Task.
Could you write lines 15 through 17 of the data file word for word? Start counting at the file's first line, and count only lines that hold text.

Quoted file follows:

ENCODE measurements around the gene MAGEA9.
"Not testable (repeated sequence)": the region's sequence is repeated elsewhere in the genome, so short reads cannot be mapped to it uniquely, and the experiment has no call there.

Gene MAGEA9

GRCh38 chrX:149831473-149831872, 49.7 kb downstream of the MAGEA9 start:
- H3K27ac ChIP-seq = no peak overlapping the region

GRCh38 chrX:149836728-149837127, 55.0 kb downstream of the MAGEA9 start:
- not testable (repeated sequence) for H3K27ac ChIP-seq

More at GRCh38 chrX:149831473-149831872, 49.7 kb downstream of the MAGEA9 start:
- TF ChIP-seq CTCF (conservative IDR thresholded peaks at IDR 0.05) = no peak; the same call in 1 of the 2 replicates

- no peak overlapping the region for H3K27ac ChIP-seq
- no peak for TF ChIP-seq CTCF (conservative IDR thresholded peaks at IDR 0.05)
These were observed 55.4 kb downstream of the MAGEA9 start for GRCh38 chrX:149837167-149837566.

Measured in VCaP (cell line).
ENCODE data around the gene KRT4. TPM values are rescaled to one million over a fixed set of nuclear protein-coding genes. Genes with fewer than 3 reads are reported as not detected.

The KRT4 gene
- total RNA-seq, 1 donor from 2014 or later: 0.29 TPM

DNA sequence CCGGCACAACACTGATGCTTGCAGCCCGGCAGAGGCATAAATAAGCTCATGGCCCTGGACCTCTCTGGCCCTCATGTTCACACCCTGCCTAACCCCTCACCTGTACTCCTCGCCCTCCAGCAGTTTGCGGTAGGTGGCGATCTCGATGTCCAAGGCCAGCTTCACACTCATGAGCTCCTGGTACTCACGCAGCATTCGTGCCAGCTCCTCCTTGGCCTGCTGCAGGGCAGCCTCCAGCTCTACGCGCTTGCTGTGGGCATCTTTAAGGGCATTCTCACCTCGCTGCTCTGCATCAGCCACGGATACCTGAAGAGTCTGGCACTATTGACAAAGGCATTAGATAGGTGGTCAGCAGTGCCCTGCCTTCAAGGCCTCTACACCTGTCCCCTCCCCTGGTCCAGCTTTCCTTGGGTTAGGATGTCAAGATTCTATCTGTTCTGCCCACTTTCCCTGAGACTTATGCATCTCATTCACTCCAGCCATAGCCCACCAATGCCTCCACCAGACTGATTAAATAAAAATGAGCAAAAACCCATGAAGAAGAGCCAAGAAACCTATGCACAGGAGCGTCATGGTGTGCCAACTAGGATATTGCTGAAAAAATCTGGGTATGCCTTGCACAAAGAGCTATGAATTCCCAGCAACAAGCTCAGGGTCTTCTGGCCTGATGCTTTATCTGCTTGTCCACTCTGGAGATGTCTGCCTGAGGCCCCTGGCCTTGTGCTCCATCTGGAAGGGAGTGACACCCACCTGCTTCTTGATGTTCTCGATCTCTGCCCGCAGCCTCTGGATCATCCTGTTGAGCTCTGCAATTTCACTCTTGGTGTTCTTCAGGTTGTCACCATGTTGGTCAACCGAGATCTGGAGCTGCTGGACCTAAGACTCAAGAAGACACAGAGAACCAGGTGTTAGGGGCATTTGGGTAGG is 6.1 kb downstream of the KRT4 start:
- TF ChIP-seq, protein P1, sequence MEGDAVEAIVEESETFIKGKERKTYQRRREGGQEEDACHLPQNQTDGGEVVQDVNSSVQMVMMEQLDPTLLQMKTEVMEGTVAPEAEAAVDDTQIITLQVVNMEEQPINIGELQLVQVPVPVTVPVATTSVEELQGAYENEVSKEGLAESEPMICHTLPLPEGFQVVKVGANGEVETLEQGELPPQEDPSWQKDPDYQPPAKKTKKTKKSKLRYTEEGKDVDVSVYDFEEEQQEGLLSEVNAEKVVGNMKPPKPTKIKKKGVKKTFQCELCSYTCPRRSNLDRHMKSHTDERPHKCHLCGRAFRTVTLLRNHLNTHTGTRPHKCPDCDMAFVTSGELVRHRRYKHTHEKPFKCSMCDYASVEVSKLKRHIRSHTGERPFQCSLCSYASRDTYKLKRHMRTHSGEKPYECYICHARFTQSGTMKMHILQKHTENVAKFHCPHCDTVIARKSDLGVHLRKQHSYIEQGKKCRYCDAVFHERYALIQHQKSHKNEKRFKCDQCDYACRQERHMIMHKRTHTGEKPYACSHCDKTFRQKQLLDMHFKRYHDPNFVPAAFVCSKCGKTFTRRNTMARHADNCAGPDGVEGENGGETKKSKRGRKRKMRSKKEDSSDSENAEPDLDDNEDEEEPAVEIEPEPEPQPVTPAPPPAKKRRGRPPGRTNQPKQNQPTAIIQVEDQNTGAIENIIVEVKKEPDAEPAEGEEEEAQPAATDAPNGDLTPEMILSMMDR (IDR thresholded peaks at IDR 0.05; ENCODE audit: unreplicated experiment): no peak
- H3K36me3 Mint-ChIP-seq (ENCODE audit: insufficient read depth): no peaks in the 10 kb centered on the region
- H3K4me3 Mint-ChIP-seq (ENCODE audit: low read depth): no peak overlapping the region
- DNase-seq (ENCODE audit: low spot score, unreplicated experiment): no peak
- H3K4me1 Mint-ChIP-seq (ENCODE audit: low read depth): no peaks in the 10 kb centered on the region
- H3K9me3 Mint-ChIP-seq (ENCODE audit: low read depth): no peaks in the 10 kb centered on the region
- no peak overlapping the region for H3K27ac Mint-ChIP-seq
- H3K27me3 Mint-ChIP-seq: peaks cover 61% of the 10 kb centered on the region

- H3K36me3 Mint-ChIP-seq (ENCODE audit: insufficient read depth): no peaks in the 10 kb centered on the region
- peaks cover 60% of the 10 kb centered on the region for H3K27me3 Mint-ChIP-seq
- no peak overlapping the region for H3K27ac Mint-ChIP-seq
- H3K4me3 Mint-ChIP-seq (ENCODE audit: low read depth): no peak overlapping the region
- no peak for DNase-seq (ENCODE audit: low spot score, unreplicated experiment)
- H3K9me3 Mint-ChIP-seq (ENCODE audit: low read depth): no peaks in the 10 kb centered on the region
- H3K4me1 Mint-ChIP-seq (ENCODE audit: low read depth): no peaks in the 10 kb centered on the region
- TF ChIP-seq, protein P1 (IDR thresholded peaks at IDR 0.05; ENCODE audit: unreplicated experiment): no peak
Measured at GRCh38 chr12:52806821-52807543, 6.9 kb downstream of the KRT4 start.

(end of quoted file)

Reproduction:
The KRT4 gene
- total RNA-seq, 1 donor from 2014 or later: 0.29 TPM

DNA sequence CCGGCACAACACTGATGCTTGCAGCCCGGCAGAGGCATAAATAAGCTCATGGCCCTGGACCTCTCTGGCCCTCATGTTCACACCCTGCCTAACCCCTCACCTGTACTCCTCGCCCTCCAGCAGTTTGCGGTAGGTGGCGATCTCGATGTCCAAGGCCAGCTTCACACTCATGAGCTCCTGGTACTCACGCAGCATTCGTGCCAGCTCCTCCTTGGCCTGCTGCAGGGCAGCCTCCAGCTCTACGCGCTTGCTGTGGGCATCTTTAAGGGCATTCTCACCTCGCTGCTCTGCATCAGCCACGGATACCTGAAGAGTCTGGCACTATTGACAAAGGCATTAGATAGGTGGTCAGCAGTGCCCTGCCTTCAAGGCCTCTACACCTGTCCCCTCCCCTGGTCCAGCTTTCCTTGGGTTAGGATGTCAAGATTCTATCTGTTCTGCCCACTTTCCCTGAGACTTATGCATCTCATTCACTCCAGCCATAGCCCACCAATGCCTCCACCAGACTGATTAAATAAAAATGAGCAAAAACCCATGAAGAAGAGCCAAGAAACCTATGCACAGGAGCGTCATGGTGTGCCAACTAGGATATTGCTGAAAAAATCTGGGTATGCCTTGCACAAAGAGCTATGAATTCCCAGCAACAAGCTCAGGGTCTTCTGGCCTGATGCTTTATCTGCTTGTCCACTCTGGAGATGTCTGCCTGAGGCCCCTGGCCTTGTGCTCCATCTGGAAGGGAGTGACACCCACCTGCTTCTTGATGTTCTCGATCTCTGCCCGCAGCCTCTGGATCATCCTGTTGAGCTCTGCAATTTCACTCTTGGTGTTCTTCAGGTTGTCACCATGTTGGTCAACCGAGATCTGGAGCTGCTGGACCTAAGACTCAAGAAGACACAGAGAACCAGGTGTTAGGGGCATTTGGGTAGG is 6.1 kb downstream of the KRT4 start: